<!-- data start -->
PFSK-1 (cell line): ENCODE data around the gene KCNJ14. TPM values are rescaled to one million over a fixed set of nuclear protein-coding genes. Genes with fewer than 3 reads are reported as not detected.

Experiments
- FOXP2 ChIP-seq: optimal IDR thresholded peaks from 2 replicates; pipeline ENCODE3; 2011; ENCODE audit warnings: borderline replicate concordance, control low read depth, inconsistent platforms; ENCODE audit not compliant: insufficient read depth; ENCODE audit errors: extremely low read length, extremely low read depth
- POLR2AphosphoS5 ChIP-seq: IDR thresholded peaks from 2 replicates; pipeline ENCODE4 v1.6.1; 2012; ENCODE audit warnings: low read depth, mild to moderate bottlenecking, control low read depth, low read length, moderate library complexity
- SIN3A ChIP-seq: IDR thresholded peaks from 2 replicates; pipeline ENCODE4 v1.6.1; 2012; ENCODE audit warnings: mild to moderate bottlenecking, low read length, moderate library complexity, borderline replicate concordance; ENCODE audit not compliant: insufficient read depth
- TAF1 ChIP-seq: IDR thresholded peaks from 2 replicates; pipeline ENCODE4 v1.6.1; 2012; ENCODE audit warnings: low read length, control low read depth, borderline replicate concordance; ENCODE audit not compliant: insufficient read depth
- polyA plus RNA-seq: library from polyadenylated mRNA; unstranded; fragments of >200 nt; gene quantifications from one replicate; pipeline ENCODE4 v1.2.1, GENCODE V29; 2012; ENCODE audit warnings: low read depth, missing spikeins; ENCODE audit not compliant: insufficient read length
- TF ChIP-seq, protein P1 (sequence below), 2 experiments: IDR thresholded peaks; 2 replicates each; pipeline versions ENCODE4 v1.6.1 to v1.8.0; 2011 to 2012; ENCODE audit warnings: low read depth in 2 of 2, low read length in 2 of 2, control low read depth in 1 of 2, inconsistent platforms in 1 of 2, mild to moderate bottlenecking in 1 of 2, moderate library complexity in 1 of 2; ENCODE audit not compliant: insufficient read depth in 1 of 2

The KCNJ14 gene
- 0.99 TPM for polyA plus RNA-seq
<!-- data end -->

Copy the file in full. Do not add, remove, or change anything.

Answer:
PFSK-1 (cell line): ENCODE data around the gene KCNJ14. TPM values are rescaled to one million over a fixed set of nuclear protein-coding genes. Genes with fewer than 3 reads are reported as not detected.

Experiments
- FOXP2 ChIP-seq: optimal IDR thresholded peaks from 2 replicates; pipeline ENCODE3; 2011; ENCODE audit warnings: borderline replicate concordance, control low read depth, inconsistent platforms; ENCODE audit not compliant: insufficient read depth; ENCODE audit errors: extremely low read length, extremely low read depth
- POLR2AphosphoS5 ChIP-seq: IDR thresholded peaks from 2 replicates; pipeline ENCODE4 v1.6.1; 2012; ENCODE audit warnings: low read depth, mild to moderate bottlenecking, control low read depth, low read length, moderate library complexity
- SIN3A ChIP-seq: IDR thresholded peaks from 2 replicates; pipeline ENCODE4 v1.6.1; 2012; ENCODE audit warnings: mild to moderate bottlenecking, low read length, moderate library complexity, borderline replicate concordance; ENCODE audit not compliant: insufficient read depth
- TAF1 ChIP-seq: IDR thresholded peaks from 2 replicates; pipeline ENCODE4 v1.6.1; 2012; ENCODE audit warnings: low read length, control low read depth, borderline replicate concordance; ENCODE audit not compliant: insufficient read depth
- polyA plus RNA-seq: library from polyadenylated mRNA; unstranded; fragments of >200 nt; gene quantifications from one replicate; pipeline ENCODE4 v1.2.1, GENCODE V29; 2012; ENCODE audit warnings: low read depth, missing spikeins; ENCODE audit not compliant: insufficient read length
- TF ChIP-seq, protein P1 (sequence below), 2 experiments: IDR thresholded peaks; 2 replicates each; pipeline versions ENCODE4 v1.6.1 to v1.8.0; 2011 to 2012; ENCODE audit warnings: low read depth in 2 of 2, low read length in 2 of 2, control low read depth in 1 of 2, inconsistent platforms in 1 of 2, mild to moderate bottlenecking in 1 of 2, moderate library complexity in 1 of 2; ENCODE audit not compliant: insufficient read depth in 1 of 2

The KCNJ14 gene
- 0.99 TPM for polyA plus RNA-seq